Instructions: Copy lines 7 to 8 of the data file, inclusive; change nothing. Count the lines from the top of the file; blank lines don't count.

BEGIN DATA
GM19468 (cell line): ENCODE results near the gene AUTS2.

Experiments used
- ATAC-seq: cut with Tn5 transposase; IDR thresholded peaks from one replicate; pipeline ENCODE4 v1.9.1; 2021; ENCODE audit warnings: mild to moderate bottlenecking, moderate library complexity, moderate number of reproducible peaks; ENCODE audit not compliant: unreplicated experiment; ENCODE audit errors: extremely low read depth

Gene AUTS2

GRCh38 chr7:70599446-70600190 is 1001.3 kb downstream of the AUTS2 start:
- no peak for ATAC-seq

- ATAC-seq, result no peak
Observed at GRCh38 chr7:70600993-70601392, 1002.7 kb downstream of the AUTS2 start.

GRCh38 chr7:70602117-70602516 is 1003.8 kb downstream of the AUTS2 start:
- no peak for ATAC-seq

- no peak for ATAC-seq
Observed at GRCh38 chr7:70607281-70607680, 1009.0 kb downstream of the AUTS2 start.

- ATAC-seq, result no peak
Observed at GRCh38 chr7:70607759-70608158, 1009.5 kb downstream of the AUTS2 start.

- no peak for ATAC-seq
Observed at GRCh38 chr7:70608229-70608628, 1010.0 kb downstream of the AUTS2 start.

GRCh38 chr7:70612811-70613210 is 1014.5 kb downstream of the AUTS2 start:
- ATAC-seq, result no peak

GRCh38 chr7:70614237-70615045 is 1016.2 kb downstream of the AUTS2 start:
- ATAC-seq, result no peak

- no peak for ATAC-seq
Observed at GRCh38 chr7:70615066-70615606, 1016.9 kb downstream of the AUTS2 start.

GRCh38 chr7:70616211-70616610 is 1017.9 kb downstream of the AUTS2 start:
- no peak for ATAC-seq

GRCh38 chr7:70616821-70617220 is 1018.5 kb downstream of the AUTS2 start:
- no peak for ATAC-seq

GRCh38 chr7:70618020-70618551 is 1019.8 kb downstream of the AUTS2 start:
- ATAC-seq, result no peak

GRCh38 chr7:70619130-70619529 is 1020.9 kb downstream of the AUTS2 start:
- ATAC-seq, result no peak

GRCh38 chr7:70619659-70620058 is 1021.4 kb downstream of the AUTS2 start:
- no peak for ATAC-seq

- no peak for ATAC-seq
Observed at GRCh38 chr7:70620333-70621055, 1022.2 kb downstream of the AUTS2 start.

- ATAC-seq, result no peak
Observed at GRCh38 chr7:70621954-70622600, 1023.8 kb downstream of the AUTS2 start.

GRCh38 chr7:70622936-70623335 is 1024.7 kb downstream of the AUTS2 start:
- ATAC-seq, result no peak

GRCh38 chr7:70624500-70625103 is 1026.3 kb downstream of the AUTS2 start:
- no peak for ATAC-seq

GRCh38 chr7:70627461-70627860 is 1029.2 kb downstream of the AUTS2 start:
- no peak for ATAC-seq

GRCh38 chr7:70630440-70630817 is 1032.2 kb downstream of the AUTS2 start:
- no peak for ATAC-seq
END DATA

- ATAC-seq, result no peak
Observed at GRCh38 chr7:70600993-70601392, 1002.7 kb downstream of the AUTS2 start.